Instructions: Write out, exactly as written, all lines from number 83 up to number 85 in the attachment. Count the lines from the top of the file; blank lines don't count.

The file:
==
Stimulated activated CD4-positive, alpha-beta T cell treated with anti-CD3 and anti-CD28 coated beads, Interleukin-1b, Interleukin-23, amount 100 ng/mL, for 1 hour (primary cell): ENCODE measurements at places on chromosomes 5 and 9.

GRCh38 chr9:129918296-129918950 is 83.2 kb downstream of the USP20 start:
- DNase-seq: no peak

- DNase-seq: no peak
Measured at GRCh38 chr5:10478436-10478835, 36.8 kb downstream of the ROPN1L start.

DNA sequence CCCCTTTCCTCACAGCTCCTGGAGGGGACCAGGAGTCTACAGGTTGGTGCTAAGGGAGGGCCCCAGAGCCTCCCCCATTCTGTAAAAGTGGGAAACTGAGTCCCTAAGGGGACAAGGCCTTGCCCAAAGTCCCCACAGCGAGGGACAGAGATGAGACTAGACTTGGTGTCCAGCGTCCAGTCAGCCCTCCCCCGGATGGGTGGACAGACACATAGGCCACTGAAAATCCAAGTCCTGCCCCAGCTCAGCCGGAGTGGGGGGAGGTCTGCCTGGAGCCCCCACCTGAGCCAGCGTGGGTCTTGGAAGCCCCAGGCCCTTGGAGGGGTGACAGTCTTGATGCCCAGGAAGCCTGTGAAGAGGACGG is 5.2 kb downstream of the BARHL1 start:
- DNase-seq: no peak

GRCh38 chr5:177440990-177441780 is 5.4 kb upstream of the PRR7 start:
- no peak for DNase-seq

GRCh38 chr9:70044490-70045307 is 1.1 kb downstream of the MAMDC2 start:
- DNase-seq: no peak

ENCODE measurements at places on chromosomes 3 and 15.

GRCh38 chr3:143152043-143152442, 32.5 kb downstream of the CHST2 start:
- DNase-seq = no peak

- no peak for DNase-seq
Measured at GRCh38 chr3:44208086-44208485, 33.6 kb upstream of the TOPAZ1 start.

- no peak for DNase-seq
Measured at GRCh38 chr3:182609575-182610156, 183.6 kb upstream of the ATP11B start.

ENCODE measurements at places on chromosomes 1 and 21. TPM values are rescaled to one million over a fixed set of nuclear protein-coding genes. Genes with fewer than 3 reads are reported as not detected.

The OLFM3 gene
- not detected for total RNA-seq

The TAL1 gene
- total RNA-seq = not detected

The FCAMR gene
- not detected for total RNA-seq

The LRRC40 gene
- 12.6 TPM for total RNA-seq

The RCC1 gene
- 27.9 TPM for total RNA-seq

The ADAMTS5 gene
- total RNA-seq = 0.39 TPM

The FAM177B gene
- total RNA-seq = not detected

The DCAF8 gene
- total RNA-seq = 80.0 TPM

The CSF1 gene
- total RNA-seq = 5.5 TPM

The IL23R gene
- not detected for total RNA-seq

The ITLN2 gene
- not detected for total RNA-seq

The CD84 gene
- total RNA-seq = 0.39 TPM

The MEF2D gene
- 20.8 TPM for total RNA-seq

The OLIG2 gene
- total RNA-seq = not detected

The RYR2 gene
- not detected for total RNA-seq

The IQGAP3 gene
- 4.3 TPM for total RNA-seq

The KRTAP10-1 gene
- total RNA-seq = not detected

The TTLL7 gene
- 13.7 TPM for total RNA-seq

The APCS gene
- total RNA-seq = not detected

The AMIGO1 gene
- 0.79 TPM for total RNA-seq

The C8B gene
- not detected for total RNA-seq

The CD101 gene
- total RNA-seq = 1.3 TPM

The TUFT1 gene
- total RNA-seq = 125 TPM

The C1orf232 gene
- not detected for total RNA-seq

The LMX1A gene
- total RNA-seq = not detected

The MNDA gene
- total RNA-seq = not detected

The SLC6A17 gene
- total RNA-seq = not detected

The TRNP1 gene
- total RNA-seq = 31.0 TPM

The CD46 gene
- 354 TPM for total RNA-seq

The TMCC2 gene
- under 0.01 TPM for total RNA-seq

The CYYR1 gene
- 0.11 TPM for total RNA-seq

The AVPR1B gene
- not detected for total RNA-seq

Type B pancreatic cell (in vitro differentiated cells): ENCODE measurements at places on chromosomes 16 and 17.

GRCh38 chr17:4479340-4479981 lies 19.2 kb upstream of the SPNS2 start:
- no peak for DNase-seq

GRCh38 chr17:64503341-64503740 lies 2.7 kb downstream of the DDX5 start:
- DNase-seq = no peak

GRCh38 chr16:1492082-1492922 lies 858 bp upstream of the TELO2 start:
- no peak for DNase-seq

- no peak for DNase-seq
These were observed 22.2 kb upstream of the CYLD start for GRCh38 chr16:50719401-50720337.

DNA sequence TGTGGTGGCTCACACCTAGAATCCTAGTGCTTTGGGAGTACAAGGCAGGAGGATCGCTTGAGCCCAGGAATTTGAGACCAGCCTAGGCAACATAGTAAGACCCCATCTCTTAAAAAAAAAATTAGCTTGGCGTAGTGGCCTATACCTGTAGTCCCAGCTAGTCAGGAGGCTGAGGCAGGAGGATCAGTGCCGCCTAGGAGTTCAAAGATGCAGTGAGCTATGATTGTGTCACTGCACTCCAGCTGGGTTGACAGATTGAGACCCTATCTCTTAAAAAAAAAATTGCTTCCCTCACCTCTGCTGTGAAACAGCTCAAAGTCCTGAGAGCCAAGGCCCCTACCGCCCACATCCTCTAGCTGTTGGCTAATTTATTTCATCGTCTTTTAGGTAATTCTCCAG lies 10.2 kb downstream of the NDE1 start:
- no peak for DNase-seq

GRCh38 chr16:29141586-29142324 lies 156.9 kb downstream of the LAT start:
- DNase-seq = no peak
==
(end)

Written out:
- not detected for total RNA-seq

Type B pancreatic cell (in vitro differentiated cells): ENCODE measurements at places on chromosomes 16 and 17.

GRCh38 chr17:4479340-4479981 lies 19.2 kb upstream of the SPNS2 start: